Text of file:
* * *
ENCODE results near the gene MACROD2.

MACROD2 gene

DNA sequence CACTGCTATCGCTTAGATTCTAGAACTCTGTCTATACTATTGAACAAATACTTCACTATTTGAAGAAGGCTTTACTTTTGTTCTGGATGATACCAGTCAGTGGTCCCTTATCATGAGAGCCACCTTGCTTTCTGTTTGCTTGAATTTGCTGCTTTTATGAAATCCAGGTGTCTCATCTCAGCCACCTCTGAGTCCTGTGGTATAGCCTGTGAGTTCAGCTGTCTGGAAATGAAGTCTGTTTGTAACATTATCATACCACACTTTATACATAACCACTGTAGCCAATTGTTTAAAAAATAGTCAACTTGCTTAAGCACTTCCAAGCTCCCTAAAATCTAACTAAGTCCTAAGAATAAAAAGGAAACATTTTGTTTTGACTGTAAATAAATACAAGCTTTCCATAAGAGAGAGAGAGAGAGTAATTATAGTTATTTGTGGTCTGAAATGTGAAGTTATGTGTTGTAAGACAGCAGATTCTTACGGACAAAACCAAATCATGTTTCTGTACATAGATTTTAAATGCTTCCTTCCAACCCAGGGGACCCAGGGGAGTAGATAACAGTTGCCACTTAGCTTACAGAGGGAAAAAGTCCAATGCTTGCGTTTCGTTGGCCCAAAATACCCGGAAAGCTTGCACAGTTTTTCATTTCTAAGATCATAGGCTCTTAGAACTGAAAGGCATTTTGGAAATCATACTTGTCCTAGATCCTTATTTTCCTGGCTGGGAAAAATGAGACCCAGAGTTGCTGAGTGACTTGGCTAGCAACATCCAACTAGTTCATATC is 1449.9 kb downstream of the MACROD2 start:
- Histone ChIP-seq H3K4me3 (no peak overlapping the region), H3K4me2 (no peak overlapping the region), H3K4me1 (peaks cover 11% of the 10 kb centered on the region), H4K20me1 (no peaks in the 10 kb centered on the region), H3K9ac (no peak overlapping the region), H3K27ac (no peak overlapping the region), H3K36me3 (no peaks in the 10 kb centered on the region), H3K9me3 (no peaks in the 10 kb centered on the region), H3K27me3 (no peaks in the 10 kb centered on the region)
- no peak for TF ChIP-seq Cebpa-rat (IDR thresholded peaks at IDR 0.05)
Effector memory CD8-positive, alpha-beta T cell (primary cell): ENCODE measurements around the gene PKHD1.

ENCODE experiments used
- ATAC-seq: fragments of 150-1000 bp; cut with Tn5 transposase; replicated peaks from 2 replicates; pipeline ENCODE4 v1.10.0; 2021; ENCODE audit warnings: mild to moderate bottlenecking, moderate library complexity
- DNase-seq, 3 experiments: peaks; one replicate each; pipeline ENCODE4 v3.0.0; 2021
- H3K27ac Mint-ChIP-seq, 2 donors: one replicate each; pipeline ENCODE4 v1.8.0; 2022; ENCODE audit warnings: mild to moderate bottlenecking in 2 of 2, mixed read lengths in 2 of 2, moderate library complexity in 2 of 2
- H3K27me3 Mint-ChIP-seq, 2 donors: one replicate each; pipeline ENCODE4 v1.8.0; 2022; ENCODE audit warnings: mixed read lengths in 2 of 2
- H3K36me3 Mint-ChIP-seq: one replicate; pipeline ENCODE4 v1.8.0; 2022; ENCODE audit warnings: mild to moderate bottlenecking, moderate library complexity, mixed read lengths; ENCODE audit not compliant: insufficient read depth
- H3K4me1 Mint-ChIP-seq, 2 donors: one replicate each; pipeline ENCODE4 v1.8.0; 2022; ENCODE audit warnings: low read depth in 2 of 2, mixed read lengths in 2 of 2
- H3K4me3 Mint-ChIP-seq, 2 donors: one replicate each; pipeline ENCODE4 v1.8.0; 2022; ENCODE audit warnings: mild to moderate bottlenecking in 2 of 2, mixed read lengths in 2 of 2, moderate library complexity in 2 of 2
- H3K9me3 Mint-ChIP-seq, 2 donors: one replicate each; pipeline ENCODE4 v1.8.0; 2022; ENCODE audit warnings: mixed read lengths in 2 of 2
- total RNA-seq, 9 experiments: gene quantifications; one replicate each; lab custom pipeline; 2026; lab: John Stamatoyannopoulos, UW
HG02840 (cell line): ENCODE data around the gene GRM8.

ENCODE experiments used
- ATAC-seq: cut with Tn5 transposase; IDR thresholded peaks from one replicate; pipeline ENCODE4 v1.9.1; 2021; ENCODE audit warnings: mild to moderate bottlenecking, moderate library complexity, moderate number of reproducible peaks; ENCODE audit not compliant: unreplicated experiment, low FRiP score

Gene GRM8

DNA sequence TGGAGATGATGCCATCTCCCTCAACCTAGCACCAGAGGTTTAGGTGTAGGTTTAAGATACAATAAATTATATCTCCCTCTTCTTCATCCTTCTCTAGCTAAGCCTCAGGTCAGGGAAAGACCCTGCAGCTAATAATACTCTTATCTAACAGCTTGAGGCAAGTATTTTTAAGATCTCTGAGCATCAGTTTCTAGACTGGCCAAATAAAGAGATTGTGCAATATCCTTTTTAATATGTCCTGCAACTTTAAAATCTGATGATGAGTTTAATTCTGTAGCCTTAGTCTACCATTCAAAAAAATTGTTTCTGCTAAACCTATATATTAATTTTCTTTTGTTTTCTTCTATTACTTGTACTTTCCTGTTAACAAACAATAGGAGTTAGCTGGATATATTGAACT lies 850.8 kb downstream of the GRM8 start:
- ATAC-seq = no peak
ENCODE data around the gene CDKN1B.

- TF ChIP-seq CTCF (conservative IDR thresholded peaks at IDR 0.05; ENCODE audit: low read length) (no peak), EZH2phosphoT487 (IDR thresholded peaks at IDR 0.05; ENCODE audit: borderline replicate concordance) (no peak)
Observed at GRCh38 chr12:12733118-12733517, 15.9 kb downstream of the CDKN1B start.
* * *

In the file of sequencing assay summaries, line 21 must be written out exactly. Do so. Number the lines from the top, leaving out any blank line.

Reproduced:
DNA sequence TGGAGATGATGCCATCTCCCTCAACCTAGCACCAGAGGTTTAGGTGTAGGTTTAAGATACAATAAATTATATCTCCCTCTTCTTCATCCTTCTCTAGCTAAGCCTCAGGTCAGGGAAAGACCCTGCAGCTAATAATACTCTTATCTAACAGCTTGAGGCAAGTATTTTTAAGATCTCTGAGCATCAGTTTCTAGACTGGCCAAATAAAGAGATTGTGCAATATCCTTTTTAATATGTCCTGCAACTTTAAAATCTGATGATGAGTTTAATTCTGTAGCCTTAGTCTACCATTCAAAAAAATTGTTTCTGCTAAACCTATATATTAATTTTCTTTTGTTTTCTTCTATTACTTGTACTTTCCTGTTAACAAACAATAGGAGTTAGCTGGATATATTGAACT lies 850.8 kb downstream of the GRM8 start: